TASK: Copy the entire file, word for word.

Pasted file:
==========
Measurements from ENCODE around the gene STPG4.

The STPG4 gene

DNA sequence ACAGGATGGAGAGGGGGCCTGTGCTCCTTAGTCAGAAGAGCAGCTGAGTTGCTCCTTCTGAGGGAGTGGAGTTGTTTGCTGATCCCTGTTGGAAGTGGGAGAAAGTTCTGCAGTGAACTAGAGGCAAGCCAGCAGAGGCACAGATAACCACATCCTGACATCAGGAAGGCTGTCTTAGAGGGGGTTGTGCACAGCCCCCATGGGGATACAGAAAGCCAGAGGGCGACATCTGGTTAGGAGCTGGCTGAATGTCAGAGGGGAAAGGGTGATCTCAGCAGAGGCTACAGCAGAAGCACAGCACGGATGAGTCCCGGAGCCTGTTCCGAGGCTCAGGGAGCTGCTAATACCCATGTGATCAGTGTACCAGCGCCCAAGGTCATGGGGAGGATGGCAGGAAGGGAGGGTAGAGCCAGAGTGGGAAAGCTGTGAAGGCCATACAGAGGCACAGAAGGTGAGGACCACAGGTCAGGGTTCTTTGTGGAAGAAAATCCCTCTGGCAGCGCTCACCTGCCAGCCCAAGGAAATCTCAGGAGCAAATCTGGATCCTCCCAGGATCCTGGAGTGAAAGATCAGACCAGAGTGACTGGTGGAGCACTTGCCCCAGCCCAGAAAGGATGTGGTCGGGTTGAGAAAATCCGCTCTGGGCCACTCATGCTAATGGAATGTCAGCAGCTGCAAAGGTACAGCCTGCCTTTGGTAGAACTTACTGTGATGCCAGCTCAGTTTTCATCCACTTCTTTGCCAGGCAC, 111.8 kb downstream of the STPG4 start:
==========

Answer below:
Measurements from ENCODE around the gene STPG4.

The STPG4 gene

DNA sequence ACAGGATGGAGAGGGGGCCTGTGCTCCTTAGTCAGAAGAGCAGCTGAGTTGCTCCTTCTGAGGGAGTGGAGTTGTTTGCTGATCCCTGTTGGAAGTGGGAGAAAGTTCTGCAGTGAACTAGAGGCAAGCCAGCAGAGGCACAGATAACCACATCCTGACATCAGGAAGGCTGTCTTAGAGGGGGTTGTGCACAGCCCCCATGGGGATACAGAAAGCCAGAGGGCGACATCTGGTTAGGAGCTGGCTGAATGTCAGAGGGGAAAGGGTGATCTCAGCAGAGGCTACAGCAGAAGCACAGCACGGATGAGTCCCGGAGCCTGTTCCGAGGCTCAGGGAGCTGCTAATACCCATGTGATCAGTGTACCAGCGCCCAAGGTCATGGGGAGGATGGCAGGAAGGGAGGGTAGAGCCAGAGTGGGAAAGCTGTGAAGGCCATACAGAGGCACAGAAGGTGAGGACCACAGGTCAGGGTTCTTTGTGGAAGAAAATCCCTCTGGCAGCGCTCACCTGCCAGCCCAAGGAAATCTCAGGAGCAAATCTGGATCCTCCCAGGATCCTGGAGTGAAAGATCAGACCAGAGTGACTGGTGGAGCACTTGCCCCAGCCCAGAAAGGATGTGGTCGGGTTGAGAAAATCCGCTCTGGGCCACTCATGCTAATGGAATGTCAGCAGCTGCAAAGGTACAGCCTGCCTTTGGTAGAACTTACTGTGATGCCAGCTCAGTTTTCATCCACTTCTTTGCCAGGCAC, 111.8 kb downstream of the STPG4 start: